Tacos/Greenbelt Limeaid

By Amy Story Larson

Know Your Tacos


Asador—Meat is cooked on a griddle, similar to carne asada.

Cazo—Filled with items made in a traditional Mexican copper pot.

Cazuela—Stewed meat, cooked in clay cookware called a “cazuela.”

Fish Tacos—Originating in Baja, CA., with fresh fried or grilled fish from the Pacific Ocean.

Shrimp Tacos—Tortillas filled with shrimp, topped with cabbage and a squeeze of lime. Can also add hot sauce.

Al pastor or adobada—The Lebanese immigrant-influenced meat here is cooked on a rotisserie.

Tacos al Carbon—Meat cooked over charcoal, creating a smoky flavor.

Vegetarian—Usually made of pinto beans, garbanzo beans, rice, and/or roasted chili slices, can add cilantro, lime, shredded carrots.

Breakfast—Made with scrambled eggs, chorizo, or potato, can be Americanized with bacon, ham, or cheese.

NOTE: The Boise area and beyond has a new wave of taco trucks and taco joints emerging. In my own home, Taco Tuesday is a regular thing, laughing over the much-needed head tilt to consume with ultimate grace. (Tricky, that.) We had taco night just this week, and I’m absolutely addicted. “Uno mas, por favor!” So this month, instead of a taco recipe, I’d love to plant some variations on taco ideas, and would love to hear of yours (with photos)! You can message me on Instagram at @amystorylarson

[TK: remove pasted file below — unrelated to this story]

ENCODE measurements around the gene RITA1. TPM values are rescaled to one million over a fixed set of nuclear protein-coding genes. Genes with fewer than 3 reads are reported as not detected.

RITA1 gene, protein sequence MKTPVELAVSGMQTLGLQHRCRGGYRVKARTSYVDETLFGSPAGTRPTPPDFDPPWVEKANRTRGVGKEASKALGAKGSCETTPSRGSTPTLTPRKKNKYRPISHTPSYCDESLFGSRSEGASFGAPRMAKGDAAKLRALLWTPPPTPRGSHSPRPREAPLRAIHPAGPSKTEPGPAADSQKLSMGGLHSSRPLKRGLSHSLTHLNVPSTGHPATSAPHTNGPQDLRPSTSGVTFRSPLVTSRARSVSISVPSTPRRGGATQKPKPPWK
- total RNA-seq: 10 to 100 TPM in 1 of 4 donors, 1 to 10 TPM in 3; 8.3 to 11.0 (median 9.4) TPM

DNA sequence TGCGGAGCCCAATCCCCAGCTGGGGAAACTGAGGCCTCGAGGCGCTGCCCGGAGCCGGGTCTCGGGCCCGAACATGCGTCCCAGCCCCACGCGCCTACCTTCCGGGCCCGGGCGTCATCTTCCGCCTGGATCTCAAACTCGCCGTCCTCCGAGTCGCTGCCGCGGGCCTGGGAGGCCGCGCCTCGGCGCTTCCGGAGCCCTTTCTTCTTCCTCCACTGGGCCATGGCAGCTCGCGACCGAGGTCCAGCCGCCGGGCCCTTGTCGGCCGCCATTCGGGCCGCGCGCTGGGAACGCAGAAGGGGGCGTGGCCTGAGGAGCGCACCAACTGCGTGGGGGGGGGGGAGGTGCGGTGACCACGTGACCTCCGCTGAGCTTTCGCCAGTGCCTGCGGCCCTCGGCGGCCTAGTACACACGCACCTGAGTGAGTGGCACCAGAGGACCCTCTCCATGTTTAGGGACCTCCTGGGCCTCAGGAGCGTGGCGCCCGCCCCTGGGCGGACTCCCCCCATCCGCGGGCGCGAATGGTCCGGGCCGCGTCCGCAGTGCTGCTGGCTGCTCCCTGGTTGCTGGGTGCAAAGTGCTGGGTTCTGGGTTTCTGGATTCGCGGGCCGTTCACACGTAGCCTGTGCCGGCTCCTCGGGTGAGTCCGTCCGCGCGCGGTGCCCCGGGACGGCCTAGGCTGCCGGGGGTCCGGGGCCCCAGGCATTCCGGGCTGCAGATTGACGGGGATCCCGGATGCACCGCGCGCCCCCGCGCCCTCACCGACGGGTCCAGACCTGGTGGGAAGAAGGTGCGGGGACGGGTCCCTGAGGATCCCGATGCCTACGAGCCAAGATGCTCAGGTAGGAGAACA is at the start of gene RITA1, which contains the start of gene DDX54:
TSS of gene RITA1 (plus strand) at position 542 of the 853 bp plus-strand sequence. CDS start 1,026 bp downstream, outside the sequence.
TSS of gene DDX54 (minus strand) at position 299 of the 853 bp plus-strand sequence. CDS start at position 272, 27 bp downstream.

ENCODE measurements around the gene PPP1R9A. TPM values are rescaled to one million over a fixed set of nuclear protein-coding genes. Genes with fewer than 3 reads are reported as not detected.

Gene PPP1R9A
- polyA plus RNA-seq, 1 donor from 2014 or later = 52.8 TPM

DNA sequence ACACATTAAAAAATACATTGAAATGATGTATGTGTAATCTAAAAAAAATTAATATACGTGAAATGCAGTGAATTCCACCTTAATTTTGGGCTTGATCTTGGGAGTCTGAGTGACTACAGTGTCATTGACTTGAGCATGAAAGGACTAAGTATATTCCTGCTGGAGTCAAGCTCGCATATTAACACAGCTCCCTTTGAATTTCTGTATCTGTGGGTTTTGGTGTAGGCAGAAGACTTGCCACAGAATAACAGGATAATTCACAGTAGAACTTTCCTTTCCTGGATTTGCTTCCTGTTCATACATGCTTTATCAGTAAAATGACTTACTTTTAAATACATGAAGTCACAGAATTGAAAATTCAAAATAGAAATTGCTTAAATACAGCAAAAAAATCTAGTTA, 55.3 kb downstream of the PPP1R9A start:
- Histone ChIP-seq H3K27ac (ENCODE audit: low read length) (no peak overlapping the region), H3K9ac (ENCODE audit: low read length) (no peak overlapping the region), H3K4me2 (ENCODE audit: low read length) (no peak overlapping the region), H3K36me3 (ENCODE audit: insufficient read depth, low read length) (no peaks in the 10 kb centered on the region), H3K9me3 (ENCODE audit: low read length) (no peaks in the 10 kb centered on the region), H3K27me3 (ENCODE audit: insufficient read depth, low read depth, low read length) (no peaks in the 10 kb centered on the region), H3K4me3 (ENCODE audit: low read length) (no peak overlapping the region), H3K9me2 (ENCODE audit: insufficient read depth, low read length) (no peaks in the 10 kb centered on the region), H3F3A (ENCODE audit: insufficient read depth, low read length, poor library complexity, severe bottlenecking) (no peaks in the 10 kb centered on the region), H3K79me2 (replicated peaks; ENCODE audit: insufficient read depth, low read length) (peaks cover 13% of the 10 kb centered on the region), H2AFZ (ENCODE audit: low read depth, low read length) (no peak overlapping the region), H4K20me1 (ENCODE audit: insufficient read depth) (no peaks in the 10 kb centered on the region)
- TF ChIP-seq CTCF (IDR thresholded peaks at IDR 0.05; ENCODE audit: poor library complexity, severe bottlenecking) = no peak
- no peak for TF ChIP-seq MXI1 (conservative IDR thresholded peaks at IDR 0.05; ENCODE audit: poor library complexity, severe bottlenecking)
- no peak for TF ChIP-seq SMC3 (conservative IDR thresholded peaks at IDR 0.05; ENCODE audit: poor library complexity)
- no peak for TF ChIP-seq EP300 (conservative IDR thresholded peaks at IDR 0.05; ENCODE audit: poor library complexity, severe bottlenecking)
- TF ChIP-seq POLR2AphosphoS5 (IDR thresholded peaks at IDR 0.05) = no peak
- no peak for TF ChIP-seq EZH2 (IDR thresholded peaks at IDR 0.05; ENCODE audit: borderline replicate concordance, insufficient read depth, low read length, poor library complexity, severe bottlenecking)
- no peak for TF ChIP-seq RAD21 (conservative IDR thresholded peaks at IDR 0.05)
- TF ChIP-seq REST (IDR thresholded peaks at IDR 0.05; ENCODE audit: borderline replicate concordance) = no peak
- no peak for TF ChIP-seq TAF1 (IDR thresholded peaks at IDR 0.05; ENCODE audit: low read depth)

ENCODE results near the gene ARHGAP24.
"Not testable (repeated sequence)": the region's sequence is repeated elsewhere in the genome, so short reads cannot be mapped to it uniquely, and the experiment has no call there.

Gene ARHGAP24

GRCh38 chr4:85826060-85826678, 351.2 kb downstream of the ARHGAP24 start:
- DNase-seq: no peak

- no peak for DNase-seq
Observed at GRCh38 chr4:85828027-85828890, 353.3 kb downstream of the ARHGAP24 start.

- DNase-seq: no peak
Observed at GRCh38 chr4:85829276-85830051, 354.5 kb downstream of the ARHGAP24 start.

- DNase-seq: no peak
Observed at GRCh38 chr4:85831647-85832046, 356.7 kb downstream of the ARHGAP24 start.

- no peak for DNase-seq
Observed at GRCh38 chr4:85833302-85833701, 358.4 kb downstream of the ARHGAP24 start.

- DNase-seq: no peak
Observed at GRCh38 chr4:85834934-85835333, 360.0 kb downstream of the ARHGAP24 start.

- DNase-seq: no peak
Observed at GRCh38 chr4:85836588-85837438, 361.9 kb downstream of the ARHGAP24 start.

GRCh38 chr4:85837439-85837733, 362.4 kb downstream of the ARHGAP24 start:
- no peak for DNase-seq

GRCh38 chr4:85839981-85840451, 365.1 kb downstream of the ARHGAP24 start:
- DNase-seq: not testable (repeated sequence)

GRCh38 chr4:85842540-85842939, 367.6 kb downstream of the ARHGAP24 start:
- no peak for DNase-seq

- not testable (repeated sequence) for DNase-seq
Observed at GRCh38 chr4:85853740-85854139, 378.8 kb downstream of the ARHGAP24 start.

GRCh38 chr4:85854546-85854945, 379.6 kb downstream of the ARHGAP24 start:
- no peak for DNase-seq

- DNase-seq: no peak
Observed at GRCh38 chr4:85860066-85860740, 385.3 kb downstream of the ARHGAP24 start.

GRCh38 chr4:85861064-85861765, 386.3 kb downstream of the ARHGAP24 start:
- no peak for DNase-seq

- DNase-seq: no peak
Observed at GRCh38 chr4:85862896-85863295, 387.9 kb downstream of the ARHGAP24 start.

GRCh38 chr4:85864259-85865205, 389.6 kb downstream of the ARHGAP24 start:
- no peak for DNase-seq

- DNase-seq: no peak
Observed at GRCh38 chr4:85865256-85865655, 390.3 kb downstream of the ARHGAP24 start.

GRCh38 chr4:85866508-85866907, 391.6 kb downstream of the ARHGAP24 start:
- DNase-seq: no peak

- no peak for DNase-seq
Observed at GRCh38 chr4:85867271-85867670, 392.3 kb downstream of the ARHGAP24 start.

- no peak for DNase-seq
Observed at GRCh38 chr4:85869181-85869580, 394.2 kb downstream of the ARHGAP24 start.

*Adapted from Fix.com

Boise Greenbelt Limeaid


> 7 c. cold water with ¾ c. sugar, stir and set aside

> Add 1 Tbsp. of lime and/or lemon zest and juice from five limes (or lemons) to blender jar.

Add three of the cups of sugar water into blender jar.

> Add in ½ c. sweetened, condensed milk. Blend together until smooth. Add in remaining sugar

water, and a splash of good quality Mexican vanilla (optional), and serve over ice.

> Could garnish with mint leaves or a sprinkling of cinnamon.

NOTE: I didn’t realize it until this year, but I have a thing for limeade. Cherry, pomegranate, plain,

it matters not to me, as long as it’s lime-ish and icy and cold.

I also have a thing for the Boise River. It’s been years since I’ve floated. The other day, a friend and I rode our bikes along the Greenbelt, finding a shady bench, and watched the late-afternoon floaters laze by. Dogs, small children, grandparents, teens, mid-aged folks, and coolers galore. Took me back to younger days, where Boise State students would catch a float between their last class and a night-time shift at work.

Maybe it’s time to try out the inner tubes again.

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Amy Story

About Amy Story

Amy Story is a food and adventure writer, artist, and art instructor. She makes her way through the state looking for good recipes and new friends, often found simultaneously.

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